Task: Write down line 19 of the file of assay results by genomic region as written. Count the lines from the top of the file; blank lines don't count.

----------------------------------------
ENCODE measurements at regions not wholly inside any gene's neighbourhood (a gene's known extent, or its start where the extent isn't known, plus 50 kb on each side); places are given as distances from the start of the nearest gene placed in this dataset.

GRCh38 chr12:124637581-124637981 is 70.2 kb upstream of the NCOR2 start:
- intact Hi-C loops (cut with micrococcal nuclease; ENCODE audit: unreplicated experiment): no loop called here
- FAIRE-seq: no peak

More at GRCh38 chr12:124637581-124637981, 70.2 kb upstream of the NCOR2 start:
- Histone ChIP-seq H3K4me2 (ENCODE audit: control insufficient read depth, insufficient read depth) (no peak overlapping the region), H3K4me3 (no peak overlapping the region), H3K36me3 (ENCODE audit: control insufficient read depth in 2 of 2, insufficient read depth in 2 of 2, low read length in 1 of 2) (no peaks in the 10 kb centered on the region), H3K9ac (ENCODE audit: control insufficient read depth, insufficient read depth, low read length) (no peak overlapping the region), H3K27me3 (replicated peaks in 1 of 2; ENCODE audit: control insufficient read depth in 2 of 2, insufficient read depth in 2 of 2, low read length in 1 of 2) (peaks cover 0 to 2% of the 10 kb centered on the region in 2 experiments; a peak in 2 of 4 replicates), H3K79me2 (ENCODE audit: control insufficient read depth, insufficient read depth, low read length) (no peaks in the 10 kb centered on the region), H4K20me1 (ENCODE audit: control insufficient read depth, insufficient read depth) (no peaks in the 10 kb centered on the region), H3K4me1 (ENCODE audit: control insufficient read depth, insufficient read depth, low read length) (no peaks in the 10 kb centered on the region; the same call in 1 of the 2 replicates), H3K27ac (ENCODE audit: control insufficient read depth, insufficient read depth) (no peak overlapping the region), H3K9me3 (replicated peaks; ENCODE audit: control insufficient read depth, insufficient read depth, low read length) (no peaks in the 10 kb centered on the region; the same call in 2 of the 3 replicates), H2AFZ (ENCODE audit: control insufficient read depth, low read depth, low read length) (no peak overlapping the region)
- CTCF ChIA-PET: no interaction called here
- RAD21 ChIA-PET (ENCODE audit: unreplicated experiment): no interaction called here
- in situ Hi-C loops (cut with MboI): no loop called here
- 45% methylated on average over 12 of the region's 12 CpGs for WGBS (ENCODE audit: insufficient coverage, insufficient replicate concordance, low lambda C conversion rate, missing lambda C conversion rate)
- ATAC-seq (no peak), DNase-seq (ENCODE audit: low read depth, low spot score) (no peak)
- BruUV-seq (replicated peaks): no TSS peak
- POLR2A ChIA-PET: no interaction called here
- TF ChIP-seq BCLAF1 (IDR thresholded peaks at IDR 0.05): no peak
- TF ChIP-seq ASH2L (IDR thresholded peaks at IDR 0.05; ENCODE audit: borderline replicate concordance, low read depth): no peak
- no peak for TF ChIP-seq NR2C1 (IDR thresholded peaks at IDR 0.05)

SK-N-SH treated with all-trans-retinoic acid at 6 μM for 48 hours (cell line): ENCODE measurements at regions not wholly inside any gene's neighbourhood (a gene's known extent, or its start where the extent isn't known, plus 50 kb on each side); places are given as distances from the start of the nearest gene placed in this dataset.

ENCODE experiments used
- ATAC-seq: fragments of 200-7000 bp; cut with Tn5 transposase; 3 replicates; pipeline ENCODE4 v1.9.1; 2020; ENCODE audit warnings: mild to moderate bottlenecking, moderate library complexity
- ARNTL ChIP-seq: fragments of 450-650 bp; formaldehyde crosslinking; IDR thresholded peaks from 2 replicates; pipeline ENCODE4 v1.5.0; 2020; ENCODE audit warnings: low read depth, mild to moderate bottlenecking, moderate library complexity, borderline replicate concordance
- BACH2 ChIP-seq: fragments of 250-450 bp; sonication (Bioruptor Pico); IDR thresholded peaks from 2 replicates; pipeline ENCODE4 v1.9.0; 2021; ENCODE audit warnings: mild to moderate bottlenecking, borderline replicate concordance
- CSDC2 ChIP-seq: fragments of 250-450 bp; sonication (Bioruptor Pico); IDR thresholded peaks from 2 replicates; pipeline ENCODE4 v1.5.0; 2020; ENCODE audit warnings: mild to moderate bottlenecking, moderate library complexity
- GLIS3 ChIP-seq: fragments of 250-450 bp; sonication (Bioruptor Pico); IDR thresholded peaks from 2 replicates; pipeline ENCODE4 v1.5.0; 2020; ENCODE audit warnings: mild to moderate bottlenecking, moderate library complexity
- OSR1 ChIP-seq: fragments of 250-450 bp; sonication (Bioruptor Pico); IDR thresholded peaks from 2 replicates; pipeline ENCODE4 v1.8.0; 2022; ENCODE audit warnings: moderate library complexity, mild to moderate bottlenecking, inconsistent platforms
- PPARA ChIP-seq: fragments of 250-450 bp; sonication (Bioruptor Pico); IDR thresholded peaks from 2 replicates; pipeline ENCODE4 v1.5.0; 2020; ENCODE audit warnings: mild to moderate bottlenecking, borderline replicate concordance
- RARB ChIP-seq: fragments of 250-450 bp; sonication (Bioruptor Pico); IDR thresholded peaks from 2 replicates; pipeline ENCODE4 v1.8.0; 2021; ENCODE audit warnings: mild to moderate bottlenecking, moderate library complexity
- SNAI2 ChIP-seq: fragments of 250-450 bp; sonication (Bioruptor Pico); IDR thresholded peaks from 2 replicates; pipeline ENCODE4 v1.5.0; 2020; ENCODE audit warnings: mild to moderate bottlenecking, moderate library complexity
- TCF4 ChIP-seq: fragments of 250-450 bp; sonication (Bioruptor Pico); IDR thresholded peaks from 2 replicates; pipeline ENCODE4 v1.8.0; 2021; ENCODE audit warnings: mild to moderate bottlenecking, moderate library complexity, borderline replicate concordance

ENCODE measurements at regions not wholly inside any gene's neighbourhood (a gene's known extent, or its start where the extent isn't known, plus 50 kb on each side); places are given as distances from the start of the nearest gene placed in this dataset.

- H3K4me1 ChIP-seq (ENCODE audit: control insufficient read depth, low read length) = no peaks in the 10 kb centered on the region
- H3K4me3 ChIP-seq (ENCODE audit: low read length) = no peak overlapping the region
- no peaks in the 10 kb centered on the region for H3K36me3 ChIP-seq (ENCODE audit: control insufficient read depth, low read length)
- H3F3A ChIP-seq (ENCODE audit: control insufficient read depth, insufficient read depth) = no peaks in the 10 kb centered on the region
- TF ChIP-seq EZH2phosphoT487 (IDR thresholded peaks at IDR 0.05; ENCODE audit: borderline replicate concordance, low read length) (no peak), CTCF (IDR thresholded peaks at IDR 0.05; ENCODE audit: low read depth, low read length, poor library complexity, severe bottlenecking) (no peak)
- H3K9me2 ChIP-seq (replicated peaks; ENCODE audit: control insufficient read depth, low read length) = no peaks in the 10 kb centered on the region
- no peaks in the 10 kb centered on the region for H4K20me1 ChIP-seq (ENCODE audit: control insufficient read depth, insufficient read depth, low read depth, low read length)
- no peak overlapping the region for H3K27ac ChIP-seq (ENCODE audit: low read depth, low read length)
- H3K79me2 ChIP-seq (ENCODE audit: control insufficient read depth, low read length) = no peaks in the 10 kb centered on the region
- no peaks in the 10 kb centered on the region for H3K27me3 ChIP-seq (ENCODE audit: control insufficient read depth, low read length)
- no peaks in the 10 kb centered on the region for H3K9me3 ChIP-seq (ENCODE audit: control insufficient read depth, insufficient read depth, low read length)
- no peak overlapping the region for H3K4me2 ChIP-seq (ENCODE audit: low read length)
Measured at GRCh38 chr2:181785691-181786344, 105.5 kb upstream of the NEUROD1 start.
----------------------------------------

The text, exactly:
- ATAC-seq: fragments of 200-7000 bp; cut with Tn5 transposase; 3 replicates; pipeline ENCODE4 v1.9.1; 2020; ENCODE audit warnings: mild to moderate bottlenecking, moderate library complexity